The last post was introducing us to 4 women and their life stories. This article is about their children:
The impact of FASD on the life’s of Serenity age 6, Jacob age 9, Elaine age 10 and Elijah age 8.
“A child with an FASD can suffer damage to parts of the brain that determine intelligence, memory, language ability, motor skills and senses like touch and hearing.” They can be hypersensitive to temperature, noise and/or touch. In most cases their disability is not visible, so in daily life people don’t notice it right away meaning they might not be able to provide the needed help or care e.g. at school.
Children with FAS or FASD sometimes display “dysmaturity”, meaning their emotional ages are much younger than their actual ages.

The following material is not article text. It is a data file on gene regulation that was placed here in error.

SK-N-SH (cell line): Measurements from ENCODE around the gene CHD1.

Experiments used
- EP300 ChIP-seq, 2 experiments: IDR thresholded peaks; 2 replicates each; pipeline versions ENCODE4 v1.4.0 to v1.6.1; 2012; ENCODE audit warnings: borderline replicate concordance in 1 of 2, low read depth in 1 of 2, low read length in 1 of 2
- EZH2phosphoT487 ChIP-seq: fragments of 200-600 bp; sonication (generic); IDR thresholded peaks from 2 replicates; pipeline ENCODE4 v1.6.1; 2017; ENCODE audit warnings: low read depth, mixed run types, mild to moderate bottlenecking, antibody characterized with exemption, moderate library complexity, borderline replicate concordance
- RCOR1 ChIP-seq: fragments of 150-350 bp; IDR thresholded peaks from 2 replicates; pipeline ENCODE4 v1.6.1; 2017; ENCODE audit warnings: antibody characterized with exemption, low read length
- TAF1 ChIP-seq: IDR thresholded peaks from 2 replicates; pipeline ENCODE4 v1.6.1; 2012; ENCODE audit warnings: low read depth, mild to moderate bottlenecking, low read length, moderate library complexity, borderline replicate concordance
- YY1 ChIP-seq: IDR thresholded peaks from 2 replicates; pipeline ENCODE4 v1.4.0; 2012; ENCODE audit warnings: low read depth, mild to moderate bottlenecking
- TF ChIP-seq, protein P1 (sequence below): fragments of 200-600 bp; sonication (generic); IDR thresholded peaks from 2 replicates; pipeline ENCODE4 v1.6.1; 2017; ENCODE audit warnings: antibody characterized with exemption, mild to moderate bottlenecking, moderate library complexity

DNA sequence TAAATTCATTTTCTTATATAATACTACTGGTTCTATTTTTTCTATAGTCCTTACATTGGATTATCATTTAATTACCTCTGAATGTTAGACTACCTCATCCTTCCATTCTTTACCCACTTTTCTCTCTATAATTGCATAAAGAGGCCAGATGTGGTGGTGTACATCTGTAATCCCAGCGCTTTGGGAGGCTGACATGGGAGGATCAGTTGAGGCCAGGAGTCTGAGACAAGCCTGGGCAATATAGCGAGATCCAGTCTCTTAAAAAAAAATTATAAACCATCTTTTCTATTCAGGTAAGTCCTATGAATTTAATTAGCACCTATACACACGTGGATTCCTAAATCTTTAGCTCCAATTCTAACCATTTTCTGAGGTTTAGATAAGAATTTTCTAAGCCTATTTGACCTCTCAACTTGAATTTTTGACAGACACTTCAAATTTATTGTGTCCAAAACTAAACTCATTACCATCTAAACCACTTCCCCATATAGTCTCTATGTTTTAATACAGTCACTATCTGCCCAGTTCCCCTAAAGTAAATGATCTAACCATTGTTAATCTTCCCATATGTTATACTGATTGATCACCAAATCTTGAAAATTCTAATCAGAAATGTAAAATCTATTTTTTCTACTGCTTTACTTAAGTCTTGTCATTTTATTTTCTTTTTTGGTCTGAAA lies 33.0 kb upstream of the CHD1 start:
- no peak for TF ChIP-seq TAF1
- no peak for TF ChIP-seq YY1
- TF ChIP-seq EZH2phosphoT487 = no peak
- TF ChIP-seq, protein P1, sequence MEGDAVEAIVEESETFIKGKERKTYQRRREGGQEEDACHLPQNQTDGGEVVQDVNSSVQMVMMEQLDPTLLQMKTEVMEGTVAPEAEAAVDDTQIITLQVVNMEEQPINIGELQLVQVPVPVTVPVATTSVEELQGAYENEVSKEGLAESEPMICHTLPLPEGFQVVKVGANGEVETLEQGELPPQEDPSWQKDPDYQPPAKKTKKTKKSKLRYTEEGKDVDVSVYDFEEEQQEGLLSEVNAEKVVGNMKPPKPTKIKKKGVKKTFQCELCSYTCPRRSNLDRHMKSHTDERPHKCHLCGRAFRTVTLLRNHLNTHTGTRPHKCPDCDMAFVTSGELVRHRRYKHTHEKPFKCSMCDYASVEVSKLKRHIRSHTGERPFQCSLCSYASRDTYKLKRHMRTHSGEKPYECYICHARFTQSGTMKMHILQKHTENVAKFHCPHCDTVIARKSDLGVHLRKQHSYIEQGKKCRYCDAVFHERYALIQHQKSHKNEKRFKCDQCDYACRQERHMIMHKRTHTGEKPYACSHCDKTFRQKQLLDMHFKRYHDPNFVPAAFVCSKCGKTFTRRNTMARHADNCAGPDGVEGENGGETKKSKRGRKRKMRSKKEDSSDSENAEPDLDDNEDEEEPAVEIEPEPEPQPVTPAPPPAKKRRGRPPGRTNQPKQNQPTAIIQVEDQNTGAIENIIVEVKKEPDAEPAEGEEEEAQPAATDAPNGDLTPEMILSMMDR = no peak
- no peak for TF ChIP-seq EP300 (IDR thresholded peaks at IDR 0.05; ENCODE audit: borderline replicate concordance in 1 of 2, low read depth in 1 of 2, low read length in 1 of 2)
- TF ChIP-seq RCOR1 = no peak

Heidi Case “It’s not always alcoholics who have these children with FASD,” she said. “It’s people like me who went on a cruise and had a little fun and now, not only are we paying for it as a family, but I have a son who is paying for it for the rest of his life. The hardest thing is just knowing that it won’t ever go away,” Heidi said. “It’s not a mental illness. It’s not something that can be fixed. It’s brain damage.”
The struggles they are going to face all through life could have been prevented. That’s a burden their mother’s have to carry on for their whole life.
It is a very interesting and touching article and a great overview of FASD.
To read the whole article visit http://www.adn.com/2014/02/24/3344493/a-silent-epidemic.html